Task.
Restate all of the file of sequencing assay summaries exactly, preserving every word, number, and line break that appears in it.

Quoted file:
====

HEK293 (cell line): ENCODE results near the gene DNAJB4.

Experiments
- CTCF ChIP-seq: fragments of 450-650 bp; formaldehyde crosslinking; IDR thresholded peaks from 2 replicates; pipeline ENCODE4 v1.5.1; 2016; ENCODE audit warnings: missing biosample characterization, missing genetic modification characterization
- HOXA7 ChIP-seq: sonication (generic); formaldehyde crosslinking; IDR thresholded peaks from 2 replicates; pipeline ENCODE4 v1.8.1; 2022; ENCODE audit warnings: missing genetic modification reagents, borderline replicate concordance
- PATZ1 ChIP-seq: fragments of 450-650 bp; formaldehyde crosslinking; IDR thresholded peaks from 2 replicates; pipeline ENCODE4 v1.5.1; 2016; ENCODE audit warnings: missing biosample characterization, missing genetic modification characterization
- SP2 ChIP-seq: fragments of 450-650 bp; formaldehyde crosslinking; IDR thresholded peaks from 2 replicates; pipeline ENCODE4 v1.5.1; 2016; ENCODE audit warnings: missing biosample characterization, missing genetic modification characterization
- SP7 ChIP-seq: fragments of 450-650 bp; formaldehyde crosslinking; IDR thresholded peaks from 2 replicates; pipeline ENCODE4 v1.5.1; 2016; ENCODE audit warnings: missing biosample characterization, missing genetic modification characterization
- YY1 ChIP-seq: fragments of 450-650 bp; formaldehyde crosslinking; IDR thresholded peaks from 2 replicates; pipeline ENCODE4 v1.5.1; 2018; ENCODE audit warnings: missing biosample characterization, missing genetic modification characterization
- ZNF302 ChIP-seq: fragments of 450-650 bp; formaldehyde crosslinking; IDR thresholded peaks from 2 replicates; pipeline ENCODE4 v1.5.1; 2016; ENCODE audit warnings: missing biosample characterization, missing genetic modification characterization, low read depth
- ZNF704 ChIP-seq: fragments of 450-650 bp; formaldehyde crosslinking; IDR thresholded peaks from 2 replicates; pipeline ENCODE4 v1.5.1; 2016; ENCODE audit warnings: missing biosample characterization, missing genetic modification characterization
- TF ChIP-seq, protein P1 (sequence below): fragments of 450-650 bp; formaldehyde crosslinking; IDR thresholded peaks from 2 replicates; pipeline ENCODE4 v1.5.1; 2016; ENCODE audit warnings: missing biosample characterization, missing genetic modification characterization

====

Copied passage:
HEK293 (cell line): ENCODE results near the gene DNAJB4.

Experiments
- CTCF ChIP-seq: fragments of 450-650 bp; formaldehyde crosslinking; IDR thresholded peaks from 2 replicates; pipeline ENCODE4 v1.5.1; 2016; ENCODE audit warnings: missing biosample characterization, missing genetic modification characterization
- HOXA7 ChIP-seq: sonication (generic); formaldehyde crosslinking; IDR thresholded peaks from 2 replicates; pipeline ENCODE4 v1.8.1; 2022; ENCODE audit warnings: missing genetic modification reagents, borderline replicate concordance
- PATZ1 ChIP-seq: fragments of 450-650 bp; formaldehyde crosslinking; IDR thresholded peaks from 2 replicates; pipeline ENCODE4 v1.5.1; 2016; ENCODE audit warnings: missing biosample characterization, missing genetic modification characterization
- SP2 ChIP-seq: fragments of 450-650 bp; formaldehyde crosslinking; IDR thresholded peaks from 2 replicates; pipeline ENCODE4 v1.5.1; 2016; ENCODE audit warnings: missing biosample characterization, missing genetic modification characterization
- SP7 ChIP-seq: fragments of 450-650 bp; formaldehyde crosslinking; IDR thresholded peaks from 2 replicates; pipeline ENCODE4 v1.5.1; 2016; ENCODE audit warnings: missing biosample characterization, missing genetic modification characterization
- YY1 ChIP-seq: fragments of 450-650 bp; formaldehyde crosslinking; IDR thresholded peaks from 2 replicates; pipeline ENCODE4 v1.5.1; 2018; ENCODE audit warnings: missing biosample characterization, missing genetic modification characterization
- ZNF302 ChIP-seq: fragments of 450-650 bp; formaldehyde crosslinking; IDR thresholded peaks from 2 replicates; pipeline ENCODE4 v1.5.1; 2016; ENCODE audit warnings: missing biosample characterization, missing genetic modification characterization, low read depth
- ZNF704 ChIP-seq: fragments of 450-650 bp; formaldehyde crosslinking; IDR thresholded peaks from 2 replicates; pipeline ENCODE4 v1.5.1; 2016; ENCODE audit warnings: missing biosample characterization, missing genetic modification characterization
- TF ChIP-seq, protein P1 (sequence below): fragments of 450-650 bp; formaldehyde crosslinking; IDR thresholded peaks from 2 replicates; pipeline ENCODE4 v1.5.1; 2016; ENCODE audit warnings: missing biosample characterization, missing genetic modification characterization